Setting up the device's timer modes always requires nine setup steps. Nine! Check this out (lifted from the directions):

  • Mode1 Select the number of players. *BLURP! BLee-blurp!*
  • Mode 2 Set a maximum time for each player to complete all their turns (Required) *blurp ble-ble-ble-blurp!*
  • Mode 3 Customize the time set in Mode 2 for each player if a handicap is desired *bLERT!*
  • Mode 4 Set the maximum time allowed for each player to complete a turn *blERT! bloop bloop BLERT!*
  • Mode 5 Customize turn times set in Mode 4 for each player. 0 defaults to Mode 3 time. *Bleep! breaks out abacus. shift-shift... carry the Mode 3.. and..! Blurp bleet!*
  • Mode 6 If desired, set a time in which all players must complete the entire game *Bloopt!*
  • Mode 7 Press PAUSE to seelct a light and / or sound warning that activates briefly each second during the warning period (upt to 9 seconds) at the end of turn or a game. L = Light on; S = Sound On. In Mode 0, press PAUSE then '+' to set volume. *Whaa? takes a nap*
  • Mode 8 Press '+' to select a memory A or B & [clock button] to save your settings or a game in progress. Press 'PAUSE' to see each player's stored time. Press 'Ying-Yang' (no joke) key to transfer the selected memory date to game memory to start the game *Hucks G8 Game Timer Across the Room

I guess we'll never know what Mode 9 does.

This timer is only for Rainman and friends. We have computer programmers in our group who are fairly level-headed and smart people, but they loathe this thing.

Bottom line: Only buy the G8 Game Timer as a birthday present for that gamer-friend of yours who you've secretly hated all these years.

1 star out of 5 Our Rating System

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Get the Latest Each Week from BlogPire Productions

Shavingstuff 150 Macnn-1We know you have a busy life and a busy schedule, and that's why everyone here at BlogPire Productions wants to make it easier for you to get the latest news from any of our sites and not just the one you visit everyday. We've provided below a list of all our sites and a short description along with a link for you to use if you'd like to receive news from any of those sites each Monday morning. It's really easy - just click the link - sign up and you'll get the list of headlines sent to you via email. Thanks again for reading us and check out some of the other great news from BlogPire Productions.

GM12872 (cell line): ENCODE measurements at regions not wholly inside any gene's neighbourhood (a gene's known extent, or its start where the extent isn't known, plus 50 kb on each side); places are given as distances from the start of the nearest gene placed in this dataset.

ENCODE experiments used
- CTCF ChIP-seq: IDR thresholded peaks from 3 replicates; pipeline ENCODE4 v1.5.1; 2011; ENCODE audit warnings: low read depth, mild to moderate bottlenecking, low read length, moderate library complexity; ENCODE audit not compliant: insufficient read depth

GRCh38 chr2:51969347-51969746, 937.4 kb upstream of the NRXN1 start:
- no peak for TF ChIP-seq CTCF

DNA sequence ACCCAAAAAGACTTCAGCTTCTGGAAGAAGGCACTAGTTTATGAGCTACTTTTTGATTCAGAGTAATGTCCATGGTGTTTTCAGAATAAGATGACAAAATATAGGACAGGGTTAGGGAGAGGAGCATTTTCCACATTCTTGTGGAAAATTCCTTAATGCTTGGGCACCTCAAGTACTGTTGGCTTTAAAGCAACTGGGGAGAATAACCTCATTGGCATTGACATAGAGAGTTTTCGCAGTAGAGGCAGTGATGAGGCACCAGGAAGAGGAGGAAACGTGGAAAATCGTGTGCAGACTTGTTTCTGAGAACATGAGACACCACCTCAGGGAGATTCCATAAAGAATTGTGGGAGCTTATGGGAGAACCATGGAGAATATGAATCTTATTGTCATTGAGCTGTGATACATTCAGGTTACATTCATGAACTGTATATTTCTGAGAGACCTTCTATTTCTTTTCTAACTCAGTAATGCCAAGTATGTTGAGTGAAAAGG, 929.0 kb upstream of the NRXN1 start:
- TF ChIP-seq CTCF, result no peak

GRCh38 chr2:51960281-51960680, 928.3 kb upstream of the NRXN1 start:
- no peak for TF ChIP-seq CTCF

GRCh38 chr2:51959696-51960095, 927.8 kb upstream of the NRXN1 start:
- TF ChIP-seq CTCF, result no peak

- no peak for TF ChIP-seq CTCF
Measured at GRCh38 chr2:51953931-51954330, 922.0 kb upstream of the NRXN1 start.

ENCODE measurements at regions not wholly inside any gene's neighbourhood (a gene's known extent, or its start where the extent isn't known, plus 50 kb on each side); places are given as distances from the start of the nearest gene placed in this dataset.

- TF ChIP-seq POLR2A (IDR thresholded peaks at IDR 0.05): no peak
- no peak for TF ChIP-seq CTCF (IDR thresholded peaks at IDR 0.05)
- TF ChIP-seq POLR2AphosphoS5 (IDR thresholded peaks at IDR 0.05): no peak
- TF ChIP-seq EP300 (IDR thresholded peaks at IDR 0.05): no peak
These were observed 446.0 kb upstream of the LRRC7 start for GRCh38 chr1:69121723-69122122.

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May 10, 2006

D&D Sourcebook Review on Slashdot

DnD.5.6.06.jpgThe boys over at Slashdot games have done a great rundown the D&D and GURPS source books released during the last six months. They have a great opinionated synopses for each title, so you should give it a ready before you buy any of these following titles:

  • Spell Compendium
  • Races of the Dragon
  • Magic of Eberron
  • Heroes of Horror
  • GURPS For Dummies
  • GURPS Space
  • A Player's Guide to Ptolus

We're a bit surprised that they slammed the Sell Compendium so hard. It's actually pretty good deal considering you get all the spells from all the books, without having to buy the whole library. But to each their own.

Critical Gamers Staff Permalink social bookmarking

May 8, 2006

"Havoc: The 100 Years War" Expansion Ships

Havoc.4.18.06.jpgA few weeks ago we posted our hands-on of Havoc: The Hundred Years war. Overall we were impressed with the title. It's pretty solid and we'll certainly play it numerous times again for a full-on review.

Now, we were just on Funagaingames.com wasiting-away a Sunday afternoon checking-out what's new, and we stumpled upon news that the Havoc Expansion just shipped! Oh my! Where did that come from?

The Company Line: his is the first expansion for Havoc: the Hundred Years War. It includes a new type of character card, which is shuffled into the regular card deck and changes the game in interesting ways when one of them is drawn. For example, the John of Gaunt card, when drawn, joins the game as a player and starts a battle called The Chevauchées (a group of plundering raids.)

This expansion includes the premium cards that were given out at the game's release in Essen Germany in 2005, and at the first BoardameGeek Conference in Dallas, Texas. In addition to these, a new card not seen before has been added, as well as two extra Dogs of War which can be added to the game or used as blanks for players that want to try out character ideas of their own. The poly bag that comes with the expansion can also be used to store the tokens that come with the original game.